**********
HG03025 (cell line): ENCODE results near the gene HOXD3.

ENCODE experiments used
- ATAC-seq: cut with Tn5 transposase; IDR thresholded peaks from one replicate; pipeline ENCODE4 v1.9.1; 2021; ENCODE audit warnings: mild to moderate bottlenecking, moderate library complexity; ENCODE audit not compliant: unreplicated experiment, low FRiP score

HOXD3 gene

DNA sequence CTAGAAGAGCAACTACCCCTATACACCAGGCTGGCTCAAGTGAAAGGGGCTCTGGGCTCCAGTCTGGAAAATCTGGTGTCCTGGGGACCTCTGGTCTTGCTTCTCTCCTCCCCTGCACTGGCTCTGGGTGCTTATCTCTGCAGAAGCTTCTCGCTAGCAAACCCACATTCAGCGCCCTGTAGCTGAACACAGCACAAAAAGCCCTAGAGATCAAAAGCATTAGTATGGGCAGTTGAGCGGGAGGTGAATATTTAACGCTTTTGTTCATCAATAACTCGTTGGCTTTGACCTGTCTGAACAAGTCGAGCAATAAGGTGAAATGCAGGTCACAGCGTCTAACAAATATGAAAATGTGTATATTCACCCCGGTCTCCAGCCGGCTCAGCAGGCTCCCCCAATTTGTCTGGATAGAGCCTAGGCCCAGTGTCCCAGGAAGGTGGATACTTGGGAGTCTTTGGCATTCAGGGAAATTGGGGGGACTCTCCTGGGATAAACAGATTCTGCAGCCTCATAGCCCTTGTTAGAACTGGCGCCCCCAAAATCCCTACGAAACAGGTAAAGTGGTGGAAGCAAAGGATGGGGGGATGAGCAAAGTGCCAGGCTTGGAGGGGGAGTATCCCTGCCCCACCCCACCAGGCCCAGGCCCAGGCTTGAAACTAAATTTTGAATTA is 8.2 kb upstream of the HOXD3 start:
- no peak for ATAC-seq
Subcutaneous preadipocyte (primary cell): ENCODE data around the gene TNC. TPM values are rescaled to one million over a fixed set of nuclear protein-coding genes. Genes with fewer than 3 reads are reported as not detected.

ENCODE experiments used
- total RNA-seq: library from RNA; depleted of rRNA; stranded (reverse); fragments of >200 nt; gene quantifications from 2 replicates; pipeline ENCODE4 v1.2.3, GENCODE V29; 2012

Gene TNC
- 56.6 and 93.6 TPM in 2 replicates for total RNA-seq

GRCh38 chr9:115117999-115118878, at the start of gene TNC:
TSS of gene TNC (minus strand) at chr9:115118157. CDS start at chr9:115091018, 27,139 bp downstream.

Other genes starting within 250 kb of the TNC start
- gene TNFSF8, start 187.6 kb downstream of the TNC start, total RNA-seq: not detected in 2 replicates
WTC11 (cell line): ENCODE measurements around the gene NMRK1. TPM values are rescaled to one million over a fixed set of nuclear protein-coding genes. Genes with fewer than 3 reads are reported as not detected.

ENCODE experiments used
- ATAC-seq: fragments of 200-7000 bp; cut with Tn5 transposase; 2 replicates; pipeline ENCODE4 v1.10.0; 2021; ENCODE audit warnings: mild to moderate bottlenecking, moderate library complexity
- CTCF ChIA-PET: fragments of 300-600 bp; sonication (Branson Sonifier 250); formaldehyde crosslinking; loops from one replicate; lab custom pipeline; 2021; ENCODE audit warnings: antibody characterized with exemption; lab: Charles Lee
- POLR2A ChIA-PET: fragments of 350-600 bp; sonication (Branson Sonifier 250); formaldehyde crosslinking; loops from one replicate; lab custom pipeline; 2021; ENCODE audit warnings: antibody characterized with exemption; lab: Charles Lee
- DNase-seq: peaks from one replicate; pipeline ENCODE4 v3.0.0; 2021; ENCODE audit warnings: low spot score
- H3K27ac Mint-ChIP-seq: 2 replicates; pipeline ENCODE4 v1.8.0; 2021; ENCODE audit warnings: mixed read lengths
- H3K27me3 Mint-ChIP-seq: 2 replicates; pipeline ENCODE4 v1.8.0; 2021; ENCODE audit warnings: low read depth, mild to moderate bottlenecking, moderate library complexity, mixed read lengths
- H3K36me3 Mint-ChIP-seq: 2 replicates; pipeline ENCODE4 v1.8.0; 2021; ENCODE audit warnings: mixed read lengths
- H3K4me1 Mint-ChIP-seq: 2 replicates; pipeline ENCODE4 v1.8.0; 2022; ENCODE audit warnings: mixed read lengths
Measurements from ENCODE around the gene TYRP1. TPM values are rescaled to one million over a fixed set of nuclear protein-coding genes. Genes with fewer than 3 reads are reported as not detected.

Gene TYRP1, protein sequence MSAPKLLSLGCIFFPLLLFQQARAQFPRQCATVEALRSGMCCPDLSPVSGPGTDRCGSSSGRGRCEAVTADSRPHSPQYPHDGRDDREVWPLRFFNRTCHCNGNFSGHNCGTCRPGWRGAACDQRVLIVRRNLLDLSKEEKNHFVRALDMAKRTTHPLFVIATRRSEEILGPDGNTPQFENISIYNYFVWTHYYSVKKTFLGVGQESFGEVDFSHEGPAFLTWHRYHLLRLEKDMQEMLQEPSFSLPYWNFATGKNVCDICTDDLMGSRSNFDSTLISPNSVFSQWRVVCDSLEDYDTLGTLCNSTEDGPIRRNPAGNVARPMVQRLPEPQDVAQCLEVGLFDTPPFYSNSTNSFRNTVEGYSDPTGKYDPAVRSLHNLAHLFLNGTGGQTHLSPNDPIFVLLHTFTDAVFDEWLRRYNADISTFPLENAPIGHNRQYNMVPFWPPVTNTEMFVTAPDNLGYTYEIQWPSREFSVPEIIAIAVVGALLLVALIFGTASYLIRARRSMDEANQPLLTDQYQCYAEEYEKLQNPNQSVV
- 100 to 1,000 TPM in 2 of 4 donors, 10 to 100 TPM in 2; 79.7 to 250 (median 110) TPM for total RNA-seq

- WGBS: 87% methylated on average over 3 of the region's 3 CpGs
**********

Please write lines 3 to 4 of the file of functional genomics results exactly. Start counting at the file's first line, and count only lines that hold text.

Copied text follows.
- ATAC-seq: cut with Tn5 transposase; IDR thresholded peaks from one replicate; pipeline ENCODE4 v1.9.1; 2021; ENCODE audit warnings: mild to moderate bottlenecking, moderate library complexity; ENCODE audit not compliant: unreplicated experiment, low FRiP score

HOXD3 gene